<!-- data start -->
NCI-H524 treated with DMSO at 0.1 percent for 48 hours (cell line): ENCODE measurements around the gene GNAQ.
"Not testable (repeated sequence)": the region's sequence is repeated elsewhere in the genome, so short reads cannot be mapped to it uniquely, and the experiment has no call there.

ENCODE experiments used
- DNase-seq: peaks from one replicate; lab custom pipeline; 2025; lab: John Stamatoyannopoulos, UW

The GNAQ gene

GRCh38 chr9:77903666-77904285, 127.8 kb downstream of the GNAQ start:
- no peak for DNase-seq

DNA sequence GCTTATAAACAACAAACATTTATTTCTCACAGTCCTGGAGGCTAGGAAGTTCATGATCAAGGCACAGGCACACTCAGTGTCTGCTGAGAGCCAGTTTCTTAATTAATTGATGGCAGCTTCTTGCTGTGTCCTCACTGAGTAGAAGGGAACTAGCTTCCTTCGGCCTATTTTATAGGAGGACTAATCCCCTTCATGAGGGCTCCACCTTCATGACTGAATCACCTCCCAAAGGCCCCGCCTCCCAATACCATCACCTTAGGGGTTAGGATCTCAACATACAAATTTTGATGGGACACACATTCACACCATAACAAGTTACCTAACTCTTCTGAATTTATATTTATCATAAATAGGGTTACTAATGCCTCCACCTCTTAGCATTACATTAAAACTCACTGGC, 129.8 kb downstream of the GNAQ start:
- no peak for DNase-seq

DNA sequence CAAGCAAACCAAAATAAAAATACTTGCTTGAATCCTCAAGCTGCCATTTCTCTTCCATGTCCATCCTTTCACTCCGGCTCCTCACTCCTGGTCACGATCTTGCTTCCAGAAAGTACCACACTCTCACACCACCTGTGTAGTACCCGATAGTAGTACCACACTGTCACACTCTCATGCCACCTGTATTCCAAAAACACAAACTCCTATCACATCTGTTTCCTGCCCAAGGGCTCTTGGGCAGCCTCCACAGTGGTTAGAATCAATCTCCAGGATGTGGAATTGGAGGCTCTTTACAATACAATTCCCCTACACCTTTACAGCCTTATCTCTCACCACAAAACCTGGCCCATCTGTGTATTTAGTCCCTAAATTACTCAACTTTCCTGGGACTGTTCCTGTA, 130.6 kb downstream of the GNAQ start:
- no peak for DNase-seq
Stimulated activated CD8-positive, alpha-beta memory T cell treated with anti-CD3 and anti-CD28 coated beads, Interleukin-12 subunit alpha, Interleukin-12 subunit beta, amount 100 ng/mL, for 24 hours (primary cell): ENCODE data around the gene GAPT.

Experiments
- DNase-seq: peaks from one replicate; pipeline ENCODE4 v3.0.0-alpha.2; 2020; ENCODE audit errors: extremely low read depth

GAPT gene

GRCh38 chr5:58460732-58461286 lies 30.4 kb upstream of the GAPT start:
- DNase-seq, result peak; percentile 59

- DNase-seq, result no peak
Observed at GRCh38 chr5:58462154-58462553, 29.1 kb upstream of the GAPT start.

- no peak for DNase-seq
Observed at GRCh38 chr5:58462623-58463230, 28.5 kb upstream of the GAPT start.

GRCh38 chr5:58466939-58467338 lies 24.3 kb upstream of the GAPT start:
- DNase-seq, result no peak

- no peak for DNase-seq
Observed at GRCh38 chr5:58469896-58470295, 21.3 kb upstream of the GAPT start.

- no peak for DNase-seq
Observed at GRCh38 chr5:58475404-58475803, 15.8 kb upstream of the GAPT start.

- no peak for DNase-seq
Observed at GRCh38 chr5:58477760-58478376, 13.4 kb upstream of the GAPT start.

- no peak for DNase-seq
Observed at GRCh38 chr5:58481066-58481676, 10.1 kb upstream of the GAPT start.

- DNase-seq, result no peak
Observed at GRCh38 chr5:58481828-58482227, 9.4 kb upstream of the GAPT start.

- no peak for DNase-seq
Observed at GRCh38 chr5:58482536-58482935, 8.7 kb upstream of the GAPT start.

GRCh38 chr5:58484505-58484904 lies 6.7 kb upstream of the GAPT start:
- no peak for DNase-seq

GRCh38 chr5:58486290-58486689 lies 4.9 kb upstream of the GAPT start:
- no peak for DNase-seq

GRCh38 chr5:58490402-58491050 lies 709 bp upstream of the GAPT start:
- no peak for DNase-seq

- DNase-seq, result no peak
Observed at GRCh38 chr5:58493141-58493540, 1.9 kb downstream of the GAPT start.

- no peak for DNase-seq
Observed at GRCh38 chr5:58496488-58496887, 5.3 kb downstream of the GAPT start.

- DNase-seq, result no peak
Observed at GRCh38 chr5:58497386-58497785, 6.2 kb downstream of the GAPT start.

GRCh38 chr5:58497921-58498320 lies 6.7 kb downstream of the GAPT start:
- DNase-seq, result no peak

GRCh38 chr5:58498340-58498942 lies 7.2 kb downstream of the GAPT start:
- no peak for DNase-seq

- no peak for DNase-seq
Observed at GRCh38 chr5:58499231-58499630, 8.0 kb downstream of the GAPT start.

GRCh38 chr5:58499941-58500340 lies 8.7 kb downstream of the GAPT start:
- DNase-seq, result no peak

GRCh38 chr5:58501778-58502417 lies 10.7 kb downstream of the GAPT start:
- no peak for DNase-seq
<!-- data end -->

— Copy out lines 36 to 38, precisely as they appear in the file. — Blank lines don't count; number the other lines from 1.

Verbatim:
GRCh38 chr5:58484505-58484904 lies 6.7 kb upstream of the GAPT start:
- no peak for DNase-seq

GRCh38 chr5:58486290-58486689 lies 4.9 kb upstream of the GAPT start: